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Worry 2

How to Be a Failure: Worry

The man who worries is bound to fail sooner or later because he has a bigger problem locked up in his head than anything life can bring him.

R. J. Rushdoony
  • R. J. Rushdoony,
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September 22, 1953

Good morning, friends. Last week we were discussing independence of nature as a sure and easy means to failure. The man who says I owe no man anything, nor am I in the least way indebted to God has the continual frustration of having nothing more to rely on than his own sorry self. The independent man who rules over his own life apart from God has nothing more at his command than his own feeble and frail power. But if Christ rules over us, we have at our disposal all the protection, power, and unfailing success of God Almighty.

This morning I’d like to discuss another easy step to failure and frustration. There is no easier road to trouble and defeat than worry. As someone has aptly stated it, “Why pray, when you can worry?” After all, prayer might solve your problems, but if you nurse your worries carefully, they’re bound to increase and multiply. Go at it conscientiously and carefully and you’ll be sure to lose some sleep over your troubles. Worry some more, and your digestion will be affected, and you might even develop ulcers. Keep it up, and all your friends will know that you really are worried—and they’ll feel sorry for you—from a safe distance.

The man who worries is bound to fail sooner or later because he has a bigger problem locked up in his head than anything life can bring him. Some years ago, a man living on the edge of town felt very miserable about the neighbor’s rooster, which had a habit of crowing towards sun-up every morning. He had a beautiful home, an excellent income, a young and beautiful wife, a circle of famous friends, in fact, everything to live for, but he worried himself sick over that crowing rooster, until he became a burden to his friends, a pain to his wife, and, above all, a torture to himself. When he protested bitterly to his poor neighbor about the rooster, the man answered that, after all, it couldn’t be too bad, because the cock only crowed three times, and then towards morning and close to the man’s rising time anyway. But the rich man protested bitterly that although the crowing wasn’t too bad, the waiting was what ruined him. “If you only knew,” he declared, “what I suffer waiting for that cock to crow!”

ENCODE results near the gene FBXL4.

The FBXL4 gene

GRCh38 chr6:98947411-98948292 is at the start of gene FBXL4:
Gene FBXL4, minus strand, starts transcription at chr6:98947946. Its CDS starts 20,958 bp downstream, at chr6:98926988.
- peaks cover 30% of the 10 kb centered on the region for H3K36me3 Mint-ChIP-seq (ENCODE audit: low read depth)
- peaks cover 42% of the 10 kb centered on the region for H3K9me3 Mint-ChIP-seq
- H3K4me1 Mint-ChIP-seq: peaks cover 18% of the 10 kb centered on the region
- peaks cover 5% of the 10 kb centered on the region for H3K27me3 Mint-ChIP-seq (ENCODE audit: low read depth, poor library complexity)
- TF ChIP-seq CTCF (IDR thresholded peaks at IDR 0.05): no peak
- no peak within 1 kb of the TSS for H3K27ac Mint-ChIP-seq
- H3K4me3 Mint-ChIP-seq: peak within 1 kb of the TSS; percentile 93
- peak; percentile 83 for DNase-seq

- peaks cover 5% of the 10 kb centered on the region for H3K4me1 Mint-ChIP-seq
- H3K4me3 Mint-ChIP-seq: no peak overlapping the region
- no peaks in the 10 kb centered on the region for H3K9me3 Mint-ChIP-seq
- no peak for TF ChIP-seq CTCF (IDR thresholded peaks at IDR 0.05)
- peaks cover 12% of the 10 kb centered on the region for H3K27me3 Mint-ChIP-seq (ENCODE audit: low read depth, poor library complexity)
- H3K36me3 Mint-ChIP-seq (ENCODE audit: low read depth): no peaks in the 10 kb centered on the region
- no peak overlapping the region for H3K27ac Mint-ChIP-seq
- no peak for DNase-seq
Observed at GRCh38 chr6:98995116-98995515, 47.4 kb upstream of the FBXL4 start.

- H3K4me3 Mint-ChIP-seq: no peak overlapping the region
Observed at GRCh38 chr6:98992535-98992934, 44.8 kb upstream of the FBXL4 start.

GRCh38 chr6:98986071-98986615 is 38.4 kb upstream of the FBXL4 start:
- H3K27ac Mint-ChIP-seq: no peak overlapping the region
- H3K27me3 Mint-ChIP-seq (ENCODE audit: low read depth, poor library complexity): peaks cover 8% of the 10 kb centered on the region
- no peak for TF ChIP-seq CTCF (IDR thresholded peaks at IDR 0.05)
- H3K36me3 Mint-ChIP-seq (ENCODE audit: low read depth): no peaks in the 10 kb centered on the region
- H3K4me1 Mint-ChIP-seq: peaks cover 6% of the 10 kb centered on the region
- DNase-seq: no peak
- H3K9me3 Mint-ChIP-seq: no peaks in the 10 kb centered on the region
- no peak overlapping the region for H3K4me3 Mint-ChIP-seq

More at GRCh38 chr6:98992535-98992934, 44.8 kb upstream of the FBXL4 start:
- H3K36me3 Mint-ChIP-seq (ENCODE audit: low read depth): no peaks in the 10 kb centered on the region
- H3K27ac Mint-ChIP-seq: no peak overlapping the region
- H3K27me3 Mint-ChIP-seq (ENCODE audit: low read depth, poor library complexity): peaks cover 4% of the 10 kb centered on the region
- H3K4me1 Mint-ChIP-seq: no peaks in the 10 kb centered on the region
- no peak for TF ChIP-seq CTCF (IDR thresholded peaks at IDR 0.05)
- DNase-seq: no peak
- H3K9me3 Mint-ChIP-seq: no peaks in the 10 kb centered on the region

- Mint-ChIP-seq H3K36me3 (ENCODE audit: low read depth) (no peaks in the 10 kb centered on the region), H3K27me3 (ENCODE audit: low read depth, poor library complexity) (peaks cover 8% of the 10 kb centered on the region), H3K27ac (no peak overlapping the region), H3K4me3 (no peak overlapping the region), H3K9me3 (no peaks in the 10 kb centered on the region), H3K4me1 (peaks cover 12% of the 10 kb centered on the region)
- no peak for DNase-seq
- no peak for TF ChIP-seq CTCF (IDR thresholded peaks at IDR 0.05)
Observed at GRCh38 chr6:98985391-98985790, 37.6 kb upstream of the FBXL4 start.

That’s what worrying is like. It involves a bigger problem in itself than anything life is likely to bring you. It wasn’t the crowing cock that caused the trouble: it was the sick mind of the rich man who heard it.

Worry comes wherever there is a lack of trust in God, and it means frustration and inner failure. Go ahead and worry, if you want to fail, but remember this: the real problem in your life is not those things which have happened to you or might happen to you but your own doubting heart. The biggest enemy of the man who worries is himself. No enemy can rob him of more sleep, poison more of his food, spoil more of his days, and cheat him of more happiness and success than worry—and it comes from his own mind. If you’ve been busy manufacturing your own poison, it’s high time you took stock of your own life.

If there is a God, it doesn’t make sense to worry, does it? If God is God, then He is capable of assuming your burdens, is He not? And if God indeed revealed Himself in Jesus Christ, then we have a God who welcomes and takes our burdens, makes all things, including evil, work together for good for us, and in everything supplies our needs. Is there any sense in worrying when you have a God like Jesus Christ?

Go ahead and worry if you want frustration and failure, but if you want the blessed peace and assurance of God, stop trusting in your own little self and trust in God instead. Any man who trusts in himself has grounds for worrying, but the man who trusts in the Lord has grounds for serene confidence. Our God is able, and with Him nothing is impossible. When we by faith become members of Jesus Christ, then we are made partakers of God’s unshakeable success. We know that He will lead us safely through the deep waters of trouble and affliction into the safety of His arms. In this confidence we invite you to a life free from worry, to a life in Christ, “Casting all your care upon him; for he careth for you” (1 Peter 5:7).

“The eternal God is our refuge, and underneath are the everlasting arms” (Deut. 33:27).

Taken from Good Morning, Friends: A Collection of Weekly Radio Messages by R. J. Rushdoony, Volume 2, pp. 60-63.

R. J. Rushdoony
  • R. J. Rushdoony

Rev. R.J. Rushdoony (1916–2001), was a leading theologian, church/state expert, and author of numerous works on the application of Biblical law to society. He started the Chalcedon Foundation in 1965. His Institutes of Biblical Law (1973) began the contemporary theonomy movement which posits the validity of Biblical law as God’s standard of obedience for all. He therefore saw God’s law as the basis of the modern Christian response to the cultural decline, one he attributed to the church’s false view of God’s law being opposed to His grace. This broad Christian response he described as “Christian Reconstruction.” He is credited with igniting the modern Christian school and homeschooling movements in the mid to late 20th century. He also traveled extensively lecturing and serving as an expert witness in numerous court cases regarding religious liberty. Many ministry and educational efforts that continue today, took their philosophical and Biblical roots from his lectures and books.

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